Octogenarian arraigned for possessing ivory

FRANCISTOWN: Octogenarian Petros Ranko Ramaditse shuffled painfully into the dock on Friday to answer a charge of possession of elephant tusks worth P58,000.

Apparently, the arthritic legs of the 84-year-old could not allow him to stand for long and he had to request, in an inaudible voice, to be given permission to sit down. Ramaditse was allegedly caught with the trophies in December 2008. Twice he was asked whether he pleaded guilty to the charge and as he seemed hard of hearing, he replied by saying "Haa?". The court clerk had to shout the question again and he eventually said: "I plead not guilty". He was then asked to come on March 19 and bring a lawyer for the commencement of the trial.

Meanwhile before magistrate Mokwadi Chris Gabanagae, Mabati Molaodi of Lephaneng ward in Tonota faced two charges of burning down a house belonging to Rebecca Monei and stealing P2,300. A herd-boy, Modisa Ongadile, 28 of Nchingani cattlepost faced a single count of unlawful wounding. He was accused of wounding one Baboni Mokalake at Mabesekwa in December 2008. He said he cannot afford a lawyer even if he wanted one. Looking lost as he gingerly stepped out of the dock, Ongadile mumbled that he stayed far away after being advised to appear again on March 17.A person with questionable mental health also came before Gabanagae. The Matshelagabedi man, dressed in a shirt that looked like it had been sprinkled with slimy egg yolk did not wait to be asked to plead. In the dock, where suspects stand with such trepidation, he said he did not know why he was there in the first place because he is a soldier. "Can't you see the uniform I am wearing.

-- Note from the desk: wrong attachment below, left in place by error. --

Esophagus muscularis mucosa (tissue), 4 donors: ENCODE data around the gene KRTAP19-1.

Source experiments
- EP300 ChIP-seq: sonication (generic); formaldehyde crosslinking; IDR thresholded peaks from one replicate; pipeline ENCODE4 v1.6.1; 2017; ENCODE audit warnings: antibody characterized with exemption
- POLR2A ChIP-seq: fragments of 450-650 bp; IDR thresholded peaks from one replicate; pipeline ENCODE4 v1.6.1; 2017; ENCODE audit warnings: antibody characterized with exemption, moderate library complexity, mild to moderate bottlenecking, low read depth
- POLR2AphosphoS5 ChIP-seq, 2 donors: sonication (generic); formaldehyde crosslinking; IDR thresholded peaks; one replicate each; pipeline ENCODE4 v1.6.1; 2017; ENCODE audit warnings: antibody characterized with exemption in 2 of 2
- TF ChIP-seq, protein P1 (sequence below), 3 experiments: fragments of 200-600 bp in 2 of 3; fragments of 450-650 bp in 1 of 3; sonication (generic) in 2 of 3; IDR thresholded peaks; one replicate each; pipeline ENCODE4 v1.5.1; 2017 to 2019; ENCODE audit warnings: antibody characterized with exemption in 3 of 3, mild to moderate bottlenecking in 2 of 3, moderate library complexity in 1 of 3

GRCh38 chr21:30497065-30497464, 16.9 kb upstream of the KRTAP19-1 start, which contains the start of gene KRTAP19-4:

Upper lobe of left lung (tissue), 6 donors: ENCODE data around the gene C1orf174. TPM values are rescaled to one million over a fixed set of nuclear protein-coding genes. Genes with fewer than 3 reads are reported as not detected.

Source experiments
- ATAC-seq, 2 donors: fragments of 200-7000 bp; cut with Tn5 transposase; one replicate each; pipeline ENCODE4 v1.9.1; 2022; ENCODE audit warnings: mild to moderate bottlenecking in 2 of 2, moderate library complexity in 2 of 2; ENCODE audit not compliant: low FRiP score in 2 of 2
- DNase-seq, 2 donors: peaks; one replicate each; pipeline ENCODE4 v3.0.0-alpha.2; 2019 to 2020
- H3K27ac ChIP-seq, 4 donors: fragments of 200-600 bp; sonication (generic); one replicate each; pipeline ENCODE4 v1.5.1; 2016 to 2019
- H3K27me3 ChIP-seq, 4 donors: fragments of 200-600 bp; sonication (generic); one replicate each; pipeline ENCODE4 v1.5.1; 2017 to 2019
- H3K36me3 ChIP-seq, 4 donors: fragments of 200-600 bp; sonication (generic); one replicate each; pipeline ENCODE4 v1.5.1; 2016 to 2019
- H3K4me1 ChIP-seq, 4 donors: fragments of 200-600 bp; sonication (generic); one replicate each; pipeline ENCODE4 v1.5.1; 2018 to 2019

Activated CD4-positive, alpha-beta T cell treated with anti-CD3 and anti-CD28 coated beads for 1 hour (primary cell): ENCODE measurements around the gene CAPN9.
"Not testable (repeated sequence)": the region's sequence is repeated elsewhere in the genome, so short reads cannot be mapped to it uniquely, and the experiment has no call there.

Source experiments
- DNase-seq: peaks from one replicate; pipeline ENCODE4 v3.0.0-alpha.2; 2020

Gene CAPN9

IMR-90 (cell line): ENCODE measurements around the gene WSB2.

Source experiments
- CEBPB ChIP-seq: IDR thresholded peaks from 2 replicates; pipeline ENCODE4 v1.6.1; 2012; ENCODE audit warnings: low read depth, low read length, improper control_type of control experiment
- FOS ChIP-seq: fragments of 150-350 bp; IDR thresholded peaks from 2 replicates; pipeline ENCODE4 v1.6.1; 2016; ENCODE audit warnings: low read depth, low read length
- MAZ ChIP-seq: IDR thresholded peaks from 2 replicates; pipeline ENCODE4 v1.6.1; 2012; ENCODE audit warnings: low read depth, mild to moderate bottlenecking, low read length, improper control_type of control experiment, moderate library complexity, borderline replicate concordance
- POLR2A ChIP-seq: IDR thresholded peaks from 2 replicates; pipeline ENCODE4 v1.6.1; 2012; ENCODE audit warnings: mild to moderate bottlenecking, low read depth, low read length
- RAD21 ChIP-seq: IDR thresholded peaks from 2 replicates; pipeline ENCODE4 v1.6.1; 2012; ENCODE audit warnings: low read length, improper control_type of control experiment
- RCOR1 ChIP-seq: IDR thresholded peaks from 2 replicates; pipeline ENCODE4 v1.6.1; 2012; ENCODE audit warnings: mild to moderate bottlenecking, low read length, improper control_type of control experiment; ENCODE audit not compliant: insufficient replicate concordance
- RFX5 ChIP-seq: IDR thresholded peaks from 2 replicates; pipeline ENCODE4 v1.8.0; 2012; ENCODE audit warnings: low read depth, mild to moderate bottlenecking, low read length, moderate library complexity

I am a soldier at Sir Seretse Khama Barracks in Mogoditshane. I have no case here. I was instructed by all the chiefs (Dikgosi) to kill that person," he said to the amusement of those in the gallery. At one point, he turned to face the man who was sitting directly behind him in the gallery: "Ke a bua o a tshega. Le a ntlwaela ke a bona (I am so serious yet you are laughing. I can see. You have little regard for me)." When advised to come on March 12 for the continuation of his case, he quipped as he stalked off the dock: "Coming to do what?"

Editor's Comment
DCEC, DIS wars threaten gov’t trust

This came about after the DIS agents raided and sealed the DCEC offices last week in search of files allegedly opened by the corruption bursting agency investigators against some of the DIS officers.The move prompted DCEC head, Tymon Katlholo to approach the court to seek a restraining order against the DIS, which the court duly granted through a rule nisi.The turn of events came as a shock to many, especially that the impasse involves two...

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